Justices limit existing U.S. climate change rules

WASHINGTON (AP) — The U.S. Supreme Court on Monday placed limits on the sole Obama administration program already in place to deal with power plant and factory emissions of gases that cause climate change.

The justices said that the Environmental Protection Agency lacks authority in some cases to force companies to evaluate ways to reduce carbon dioxide emissions. This rule applies when a company needs a permit to expand facilities or build new ones that would increase overall pollution. Carbon dioxide is the chief gas linked to global warming.

The decision does not affect EPA proposals for first-time national standards for new and existing power plants. The most recent proposal aims at a 30 percent reduction in greenhouse gas emissions by 2030, but won't take effect for at least another two years.

The outcome also preserves EPA's authority over facilities that already emit pollutants that the agency regulates other than greenhouse gases.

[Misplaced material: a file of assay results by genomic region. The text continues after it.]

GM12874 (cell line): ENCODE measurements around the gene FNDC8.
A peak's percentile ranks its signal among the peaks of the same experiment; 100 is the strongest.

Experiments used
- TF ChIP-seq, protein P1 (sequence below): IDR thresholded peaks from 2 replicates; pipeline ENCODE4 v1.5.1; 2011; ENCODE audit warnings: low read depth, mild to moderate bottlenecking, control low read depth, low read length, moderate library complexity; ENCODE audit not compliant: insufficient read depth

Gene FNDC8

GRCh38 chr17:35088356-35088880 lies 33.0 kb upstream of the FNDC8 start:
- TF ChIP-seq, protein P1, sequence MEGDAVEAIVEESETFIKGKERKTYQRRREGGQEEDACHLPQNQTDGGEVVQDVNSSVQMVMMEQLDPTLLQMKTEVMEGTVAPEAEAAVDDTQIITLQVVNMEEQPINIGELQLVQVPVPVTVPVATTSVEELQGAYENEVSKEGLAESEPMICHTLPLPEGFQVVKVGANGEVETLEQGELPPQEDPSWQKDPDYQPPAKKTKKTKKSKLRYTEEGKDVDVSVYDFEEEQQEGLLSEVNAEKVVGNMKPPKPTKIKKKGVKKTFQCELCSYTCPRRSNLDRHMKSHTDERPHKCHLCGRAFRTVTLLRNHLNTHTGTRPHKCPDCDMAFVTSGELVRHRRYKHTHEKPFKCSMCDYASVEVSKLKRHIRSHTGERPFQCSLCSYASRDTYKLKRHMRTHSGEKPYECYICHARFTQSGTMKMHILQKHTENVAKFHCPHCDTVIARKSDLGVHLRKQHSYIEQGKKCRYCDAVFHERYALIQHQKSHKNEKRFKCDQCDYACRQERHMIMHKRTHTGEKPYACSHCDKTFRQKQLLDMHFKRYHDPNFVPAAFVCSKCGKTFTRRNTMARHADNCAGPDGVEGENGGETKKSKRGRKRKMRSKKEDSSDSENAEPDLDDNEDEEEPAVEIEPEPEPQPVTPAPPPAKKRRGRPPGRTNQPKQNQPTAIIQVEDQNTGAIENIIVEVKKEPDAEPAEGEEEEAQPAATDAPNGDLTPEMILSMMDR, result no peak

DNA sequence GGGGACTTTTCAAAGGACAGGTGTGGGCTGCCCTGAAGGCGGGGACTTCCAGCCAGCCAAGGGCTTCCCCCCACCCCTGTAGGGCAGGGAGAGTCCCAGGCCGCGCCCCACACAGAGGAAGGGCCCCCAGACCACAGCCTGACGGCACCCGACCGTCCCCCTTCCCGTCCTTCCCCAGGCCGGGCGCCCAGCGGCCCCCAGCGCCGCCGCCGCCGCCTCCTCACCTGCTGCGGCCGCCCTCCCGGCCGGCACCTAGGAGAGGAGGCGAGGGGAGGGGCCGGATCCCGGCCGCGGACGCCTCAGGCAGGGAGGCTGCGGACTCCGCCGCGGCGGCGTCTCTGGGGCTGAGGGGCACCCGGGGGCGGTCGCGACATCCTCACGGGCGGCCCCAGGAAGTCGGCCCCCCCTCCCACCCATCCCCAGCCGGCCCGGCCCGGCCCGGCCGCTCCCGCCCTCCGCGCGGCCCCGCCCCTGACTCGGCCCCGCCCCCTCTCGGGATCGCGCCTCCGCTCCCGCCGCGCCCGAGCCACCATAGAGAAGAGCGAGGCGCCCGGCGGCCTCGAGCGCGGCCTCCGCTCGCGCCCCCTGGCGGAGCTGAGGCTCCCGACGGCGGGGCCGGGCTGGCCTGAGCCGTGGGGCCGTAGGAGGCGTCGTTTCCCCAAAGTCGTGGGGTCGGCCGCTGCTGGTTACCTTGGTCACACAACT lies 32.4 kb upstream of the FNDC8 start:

Justice Antonin Scalia, writing for the court, said "EPA is getting almost everything it wanted in this case." Scalia said the agency wanted to regulate 86 percent of all greenhouse gases emitted from plants nationwide. The agency will be able to regulate 83 percent of the emissions under the ruling, Scalia said.

EPA said that, as of late March, 166 permits have been issued by state and federal regulators since 2011.

Permits have been issued to power plants, but also to plants that produce chemicals, cement, iron and steel, fertilizer, ceramics and ethanol. Oil refineries and municipal landfills also have obtained greenhouse gas permits since 2011, EPA said.

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